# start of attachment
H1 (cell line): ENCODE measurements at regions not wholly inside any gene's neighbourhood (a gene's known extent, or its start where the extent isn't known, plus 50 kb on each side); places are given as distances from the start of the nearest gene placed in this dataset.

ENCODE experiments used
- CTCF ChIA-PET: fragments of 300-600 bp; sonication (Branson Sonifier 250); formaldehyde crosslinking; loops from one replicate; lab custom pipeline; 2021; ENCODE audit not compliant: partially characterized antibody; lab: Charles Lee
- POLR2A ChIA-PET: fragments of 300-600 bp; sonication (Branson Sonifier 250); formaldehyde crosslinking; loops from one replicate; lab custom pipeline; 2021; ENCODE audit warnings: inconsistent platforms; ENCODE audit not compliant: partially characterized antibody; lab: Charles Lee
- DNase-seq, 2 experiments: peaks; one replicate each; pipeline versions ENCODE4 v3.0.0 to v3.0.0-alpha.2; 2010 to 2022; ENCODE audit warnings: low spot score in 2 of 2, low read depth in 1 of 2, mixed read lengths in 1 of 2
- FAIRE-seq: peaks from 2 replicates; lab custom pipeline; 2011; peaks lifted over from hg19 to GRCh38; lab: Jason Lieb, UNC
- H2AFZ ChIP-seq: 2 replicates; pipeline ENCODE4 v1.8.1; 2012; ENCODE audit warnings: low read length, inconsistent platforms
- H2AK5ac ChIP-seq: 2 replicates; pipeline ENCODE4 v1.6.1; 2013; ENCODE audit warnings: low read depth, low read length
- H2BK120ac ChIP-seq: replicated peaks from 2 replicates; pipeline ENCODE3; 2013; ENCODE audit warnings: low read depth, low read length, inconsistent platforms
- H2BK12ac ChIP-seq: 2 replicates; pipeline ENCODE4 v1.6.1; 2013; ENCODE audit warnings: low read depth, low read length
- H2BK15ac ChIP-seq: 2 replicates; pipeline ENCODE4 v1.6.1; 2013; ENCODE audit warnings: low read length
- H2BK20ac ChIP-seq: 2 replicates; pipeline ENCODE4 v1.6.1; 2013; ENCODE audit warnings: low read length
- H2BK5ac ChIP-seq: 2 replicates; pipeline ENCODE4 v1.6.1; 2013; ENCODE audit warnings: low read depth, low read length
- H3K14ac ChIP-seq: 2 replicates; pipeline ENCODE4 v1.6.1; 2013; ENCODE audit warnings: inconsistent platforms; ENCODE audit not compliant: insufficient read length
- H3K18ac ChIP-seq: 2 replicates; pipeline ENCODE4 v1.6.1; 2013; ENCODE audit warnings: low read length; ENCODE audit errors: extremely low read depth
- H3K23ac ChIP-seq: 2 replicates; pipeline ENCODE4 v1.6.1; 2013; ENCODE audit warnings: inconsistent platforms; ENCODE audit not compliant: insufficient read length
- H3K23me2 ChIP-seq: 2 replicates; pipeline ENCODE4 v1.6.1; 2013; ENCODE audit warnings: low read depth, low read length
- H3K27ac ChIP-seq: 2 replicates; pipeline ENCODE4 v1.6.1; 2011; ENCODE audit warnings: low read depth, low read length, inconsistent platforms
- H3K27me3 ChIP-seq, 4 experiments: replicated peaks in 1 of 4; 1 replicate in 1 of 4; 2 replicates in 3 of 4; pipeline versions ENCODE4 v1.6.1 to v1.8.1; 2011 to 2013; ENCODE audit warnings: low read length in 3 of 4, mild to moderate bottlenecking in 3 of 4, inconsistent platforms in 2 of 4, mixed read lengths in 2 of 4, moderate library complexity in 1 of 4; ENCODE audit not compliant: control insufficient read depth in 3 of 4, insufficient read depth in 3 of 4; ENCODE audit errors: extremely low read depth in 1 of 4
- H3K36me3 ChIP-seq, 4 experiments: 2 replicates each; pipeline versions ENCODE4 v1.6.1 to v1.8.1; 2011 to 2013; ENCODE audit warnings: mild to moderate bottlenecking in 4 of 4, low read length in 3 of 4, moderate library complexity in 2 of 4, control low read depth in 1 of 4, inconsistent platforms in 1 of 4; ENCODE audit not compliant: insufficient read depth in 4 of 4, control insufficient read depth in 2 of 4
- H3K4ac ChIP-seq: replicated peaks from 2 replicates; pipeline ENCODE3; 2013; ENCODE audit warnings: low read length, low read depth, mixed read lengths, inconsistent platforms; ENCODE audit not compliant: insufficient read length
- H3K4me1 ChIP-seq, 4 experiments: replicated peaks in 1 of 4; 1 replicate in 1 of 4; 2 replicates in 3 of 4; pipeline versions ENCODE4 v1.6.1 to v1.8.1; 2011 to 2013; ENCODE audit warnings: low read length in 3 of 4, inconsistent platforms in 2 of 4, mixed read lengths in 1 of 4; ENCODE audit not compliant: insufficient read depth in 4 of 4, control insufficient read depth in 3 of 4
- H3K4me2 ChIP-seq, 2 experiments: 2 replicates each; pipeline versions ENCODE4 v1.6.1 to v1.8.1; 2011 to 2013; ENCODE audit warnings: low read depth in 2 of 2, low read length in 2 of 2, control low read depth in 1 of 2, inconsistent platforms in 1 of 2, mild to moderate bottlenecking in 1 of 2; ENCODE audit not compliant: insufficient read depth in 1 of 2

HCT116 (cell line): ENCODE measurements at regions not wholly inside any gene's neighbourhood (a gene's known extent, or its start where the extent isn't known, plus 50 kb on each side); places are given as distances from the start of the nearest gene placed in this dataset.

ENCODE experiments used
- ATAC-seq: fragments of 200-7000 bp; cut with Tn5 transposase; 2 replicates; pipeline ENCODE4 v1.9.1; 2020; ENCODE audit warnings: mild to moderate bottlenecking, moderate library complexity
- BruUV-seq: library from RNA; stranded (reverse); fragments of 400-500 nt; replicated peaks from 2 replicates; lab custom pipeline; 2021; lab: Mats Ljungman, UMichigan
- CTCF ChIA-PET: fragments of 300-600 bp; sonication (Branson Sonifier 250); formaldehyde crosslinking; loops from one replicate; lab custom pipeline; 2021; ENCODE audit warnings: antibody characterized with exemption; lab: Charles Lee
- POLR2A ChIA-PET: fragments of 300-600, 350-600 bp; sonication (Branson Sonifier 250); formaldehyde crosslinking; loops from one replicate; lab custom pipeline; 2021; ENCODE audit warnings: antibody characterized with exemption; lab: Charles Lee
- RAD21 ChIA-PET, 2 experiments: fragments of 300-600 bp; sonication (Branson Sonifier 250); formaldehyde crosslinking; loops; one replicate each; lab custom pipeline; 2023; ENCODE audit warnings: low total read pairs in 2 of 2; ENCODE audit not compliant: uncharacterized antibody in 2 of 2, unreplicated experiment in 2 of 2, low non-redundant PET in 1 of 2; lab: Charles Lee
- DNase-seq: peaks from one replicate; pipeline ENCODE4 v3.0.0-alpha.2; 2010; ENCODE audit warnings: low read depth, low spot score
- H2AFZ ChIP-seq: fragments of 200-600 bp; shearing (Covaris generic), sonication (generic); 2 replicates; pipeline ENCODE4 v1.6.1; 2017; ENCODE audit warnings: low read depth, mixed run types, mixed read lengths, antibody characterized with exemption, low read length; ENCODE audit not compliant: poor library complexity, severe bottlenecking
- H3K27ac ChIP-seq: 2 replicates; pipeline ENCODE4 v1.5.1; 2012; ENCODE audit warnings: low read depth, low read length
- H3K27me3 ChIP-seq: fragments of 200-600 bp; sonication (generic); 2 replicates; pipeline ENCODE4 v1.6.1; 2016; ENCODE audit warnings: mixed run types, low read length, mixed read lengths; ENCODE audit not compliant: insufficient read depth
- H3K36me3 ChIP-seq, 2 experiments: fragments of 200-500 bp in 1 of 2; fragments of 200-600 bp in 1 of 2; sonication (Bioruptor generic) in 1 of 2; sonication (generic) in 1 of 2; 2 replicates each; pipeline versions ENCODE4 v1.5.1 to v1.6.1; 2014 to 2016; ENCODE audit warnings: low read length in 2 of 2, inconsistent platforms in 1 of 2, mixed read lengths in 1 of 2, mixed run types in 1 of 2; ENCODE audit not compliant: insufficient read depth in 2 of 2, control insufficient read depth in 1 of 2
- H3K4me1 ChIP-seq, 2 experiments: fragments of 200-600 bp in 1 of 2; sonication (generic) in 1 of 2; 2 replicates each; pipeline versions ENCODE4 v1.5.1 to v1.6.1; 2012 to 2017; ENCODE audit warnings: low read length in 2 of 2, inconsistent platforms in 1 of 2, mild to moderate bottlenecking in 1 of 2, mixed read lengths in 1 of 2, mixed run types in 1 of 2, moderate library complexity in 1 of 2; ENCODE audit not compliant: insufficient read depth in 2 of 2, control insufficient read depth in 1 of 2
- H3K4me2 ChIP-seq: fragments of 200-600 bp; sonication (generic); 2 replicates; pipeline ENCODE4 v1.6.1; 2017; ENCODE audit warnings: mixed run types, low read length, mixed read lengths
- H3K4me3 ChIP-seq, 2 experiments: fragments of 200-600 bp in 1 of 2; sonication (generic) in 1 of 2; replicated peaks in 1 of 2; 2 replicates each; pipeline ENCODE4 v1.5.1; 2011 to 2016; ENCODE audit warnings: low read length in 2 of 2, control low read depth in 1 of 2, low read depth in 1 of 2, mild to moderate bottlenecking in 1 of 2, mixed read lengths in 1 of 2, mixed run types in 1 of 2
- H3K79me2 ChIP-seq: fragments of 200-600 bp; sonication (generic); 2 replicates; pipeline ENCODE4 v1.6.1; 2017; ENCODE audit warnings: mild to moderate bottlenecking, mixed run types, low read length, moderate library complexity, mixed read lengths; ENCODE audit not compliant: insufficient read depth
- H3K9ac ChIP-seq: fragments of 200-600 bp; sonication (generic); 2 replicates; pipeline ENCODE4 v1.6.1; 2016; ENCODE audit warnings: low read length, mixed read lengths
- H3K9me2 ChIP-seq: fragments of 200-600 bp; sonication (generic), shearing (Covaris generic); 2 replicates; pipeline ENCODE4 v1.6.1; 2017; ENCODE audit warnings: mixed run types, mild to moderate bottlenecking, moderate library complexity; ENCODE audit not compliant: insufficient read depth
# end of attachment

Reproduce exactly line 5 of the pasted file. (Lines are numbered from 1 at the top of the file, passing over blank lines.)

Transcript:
- DNase-seq, 2 experiments: peaks; one replicate each; pipeline versions ENCODE4 v3.0.0 to v3.0.0-alpha.2; 2010 to 2022; ENCODE audit warnings: low spot score in 2 of 2, low read depth in 1 of 2, mixed read lengths in 1 of 2